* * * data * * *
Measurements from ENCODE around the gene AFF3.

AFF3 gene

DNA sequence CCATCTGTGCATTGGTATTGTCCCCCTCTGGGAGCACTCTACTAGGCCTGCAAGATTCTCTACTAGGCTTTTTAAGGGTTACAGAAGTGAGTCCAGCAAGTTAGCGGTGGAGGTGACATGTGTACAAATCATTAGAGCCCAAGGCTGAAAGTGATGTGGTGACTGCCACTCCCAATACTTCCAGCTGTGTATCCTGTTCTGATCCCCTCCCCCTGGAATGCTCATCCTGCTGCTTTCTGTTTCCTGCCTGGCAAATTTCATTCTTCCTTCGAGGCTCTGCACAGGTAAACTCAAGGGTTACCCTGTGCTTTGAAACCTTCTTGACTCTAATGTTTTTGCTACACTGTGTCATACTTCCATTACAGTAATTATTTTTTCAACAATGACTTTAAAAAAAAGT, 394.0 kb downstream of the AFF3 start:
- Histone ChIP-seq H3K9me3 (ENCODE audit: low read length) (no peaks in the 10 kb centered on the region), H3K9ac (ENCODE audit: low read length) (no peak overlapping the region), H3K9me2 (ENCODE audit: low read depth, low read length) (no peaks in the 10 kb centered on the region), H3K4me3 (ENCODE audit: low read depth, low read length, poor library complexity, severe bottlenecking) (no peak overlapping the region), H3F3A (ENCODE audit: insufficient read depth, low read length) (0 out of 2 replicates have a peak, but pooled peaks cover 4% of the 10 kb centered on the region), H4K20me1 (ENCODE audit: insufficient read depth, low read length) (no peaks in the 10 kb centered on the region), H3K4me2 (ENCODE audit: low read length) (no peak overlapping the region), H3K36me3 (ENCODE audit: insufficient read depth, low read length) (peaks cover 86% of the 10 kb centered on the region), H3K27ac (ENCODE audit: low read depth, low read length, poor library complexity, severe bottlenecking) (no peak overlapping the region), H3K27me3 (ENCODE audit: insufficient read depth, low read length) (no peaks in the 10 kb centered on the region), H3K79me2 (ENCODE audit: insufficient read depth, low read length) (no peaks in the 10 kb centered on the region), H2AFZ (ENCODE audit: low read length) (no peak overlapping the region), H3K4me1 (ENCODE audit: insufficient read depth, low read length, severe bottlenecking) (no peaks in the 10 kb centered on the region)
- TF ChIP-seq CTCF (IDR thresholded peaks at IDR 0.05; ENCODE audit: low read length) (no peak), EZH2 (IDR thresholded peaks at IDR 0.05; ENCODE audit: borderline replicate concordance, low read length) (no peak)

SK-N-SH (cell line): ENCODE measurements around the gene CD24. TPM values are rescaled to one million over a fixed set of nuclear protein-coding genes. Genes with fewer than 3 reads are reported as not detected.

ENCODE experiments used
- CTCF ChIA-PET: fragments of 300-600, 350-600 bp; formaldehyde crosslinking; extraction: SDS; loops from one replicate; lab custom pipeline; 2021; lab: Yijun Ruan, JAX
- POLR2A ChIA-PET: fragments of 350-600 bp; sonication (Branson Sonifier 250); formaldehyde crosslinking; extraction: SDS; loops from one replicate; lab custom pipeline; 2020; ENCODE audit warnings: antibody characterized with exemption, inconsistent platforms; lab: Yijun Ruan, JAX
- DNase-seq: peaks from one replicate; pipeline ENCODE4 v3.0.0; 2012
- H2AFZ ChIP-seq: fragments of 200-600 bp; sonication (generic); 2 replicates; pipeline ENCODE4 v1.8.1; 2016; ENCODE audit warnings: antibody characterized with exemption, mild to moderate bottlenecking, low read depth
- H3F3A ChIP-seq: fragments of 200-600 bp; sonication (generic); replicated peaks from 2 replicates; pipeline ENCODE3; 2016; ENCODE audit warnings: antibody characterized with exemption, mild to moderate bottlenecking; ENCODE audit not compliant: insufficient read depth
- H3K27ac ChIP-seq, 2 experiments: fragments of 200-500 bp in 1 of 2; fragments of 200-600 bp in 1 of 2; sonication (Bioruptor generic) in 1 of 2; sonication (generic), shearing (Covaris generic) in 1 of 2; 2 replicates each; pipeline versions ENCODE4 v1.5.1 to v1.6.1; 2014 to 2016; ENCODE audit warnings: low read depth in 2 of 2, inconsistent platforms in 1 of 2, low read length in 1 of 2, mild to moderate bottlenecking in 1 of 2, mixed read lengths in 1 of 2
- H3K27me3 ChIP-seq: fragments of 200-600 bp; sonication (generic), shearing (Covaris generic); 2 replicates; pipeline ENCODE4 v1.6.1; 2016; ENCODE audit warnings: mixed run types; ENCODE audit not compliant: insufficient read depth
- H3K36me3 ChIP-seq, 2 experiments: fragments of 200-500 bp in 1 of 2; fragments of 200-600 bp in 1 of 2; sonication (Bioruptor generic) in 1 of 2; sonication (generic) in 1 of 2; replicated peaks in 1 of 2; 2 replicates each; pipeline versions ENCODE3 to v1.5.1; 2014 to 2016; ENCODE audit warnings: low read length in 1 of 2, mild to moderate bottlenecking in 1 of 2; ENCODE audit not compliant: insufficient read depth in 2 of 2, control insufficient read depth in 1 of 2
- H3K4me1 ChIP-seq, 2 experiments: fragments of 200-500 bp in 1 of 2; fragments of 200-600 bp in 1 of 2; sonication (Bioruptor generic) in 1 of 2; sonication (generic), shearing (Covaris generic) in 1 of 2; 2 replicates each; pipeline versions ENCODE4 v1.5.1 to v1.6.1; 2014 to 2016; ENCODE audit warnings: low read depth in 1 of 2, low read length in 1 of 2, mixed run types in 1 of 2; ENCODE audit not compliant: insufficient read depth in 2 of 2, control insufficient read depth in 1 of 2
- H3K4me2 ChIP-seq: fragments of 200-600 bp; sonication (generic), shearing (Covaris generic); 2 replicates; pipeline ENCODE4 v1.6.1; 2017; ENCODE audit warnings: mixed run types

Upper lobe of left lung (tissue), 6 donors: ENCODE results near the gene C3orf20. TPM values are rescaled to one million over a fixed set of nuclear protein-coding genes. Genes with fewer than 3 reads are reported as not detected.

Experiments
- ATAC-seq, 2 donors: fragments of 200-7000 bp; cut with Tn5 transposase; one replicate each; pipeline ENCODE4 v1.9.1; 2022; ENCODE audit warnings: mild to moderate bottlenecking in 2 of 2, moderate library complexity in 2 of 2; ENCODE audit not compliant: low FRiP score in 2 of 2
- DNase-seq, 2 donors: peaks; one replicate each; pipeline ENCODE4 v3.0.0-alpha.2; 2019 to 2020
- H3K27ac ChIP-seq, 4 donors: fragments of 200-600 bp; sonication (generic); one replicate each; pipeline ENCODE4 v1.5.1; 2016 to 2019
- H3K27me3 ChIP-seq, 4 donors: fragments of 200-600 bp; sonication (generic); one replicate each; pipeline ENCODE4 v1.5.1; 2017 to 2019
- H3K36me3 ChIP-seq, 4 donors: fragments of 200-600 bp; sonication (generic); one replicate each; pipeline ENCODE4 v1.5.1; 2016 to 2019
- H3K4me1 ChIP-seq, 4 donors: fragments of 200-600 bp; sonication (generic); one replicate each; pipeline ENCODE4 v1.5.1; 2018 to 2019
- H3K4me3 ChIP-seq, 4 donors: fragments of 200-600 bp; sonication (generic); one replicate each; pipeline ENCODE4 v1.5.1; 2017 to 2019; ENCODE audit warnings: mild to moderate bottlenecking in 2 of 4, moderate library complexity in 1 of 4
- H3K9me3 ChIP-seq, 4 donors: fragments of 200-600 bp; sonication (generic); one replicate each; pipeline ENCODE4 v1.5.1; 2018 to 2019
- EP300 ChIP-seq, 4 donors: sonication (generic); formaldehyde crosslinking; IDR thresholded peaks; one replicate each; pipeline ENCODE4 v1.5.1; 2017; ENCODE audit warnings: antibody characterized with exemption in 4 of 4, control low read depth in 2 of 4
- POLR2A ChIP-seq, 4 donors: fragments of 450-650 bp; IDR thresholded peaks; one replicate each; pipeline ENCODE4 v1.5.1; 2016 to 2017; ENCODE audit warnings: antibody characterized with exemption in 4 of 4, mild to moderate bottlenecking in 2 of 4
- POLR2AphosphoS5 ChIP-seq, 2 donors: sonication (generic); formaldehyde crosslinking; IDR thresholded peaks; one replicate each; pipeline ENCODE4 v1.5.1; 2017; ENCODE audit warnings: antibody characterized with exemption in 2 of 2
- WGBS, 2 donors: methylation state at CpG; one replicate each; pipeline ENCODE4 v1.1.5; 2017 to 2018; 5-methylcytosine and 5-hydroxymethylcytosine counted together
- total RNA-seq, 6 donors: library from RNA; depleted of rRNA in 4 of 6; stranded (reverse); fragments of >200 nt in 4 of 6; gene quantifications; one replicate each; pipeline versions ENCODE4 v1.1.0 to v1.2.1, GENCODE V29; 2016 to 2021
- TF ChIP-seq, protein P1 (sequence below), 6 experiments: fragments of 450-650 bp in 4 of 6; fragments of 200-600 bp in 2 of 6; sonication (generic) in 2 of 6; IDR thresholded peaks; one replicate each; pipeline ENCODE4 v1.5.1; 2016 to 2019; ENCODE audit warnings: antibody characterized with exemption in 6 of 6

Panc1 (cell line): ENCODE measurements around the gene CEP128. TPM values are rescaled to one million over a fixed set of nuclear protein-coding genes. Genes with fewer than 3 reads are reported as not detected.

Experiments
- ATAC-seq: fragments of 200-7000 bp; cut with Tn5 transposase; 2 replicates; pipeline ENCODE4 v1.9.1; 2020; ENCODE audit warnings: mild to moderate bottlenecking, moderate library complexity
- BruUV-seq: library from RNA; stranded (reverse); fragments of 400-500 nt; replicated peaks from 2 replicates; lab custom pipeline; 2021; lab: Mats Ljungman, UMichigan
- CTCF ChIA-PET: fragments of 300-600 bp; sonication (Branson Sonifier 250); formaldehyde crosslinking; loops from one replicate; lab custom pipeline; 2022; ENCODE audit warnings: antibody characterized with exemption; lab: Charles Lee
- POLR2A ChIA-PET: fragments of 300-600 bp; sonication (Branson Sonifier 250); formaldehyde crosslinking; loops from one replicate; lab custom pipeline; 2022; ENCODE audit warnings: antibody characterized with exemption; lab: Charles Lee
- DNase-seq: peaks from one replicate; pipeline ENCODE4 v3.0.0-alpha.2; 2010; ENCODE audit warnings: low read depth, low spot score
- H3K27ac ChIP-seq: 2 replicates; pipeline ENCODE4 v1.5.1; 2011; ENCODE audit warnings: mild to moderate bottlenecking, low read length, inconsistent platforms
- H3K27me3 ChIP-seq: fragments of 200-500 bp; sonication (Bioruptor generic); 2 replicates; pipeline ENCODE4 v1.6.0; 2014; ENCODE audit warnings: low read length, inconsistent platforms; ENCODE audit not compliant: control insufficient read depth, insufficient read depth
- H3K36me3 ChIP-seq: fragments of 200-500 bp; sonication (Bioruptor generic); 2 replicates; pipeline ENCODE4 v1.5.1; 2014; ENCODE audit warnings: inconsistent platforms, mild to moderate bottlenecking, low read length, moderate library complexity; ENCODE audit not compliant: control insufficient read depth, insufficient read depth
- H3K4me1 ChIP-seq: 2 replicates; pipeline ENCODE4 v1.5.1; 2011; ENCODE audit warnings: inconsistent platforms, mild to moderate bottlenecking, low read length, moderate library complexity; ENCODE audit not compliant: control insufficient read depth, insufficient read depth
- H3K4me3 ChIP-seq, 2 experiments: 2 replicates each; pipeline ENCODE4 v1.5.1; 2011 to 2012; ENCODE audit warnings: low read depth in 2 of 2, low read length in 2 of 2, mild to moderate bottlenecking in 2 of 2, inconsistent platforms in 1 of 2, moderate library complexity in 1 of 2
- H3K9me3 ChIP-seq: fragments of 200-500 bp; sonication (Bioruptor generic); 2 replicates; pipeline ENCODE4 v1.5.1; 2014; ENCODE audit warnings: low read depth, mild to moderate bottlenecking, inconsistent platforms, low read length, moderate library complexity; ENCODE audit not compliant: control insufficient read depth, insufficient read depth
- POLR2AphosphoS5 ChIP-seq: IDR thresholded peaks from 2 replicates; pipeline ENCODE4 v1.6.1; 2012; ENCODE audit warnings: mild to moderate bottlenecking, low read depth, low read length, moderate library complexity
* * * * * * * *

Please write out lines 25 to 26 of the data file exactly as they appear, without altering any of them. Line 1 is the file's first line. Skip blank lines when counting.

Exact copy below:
- H3K4me1 ChIP-seq, 4 donors: fragments of 200-600 bp; sonication (generic); one replicate each; pipeline ENCODE4 v1.5.1; 2018 to 2019
- H3K4me3 ChIP-seq, 4 donors: fragments of 200-600 bp; sonication (generic); one replicate each; pipeline ENCODE4 v1.5.1; 2017 to 2019; ENCODE audit warnings: mild to moderate bottlenecking in 2 of 4, moderate library complexity in 1 of 4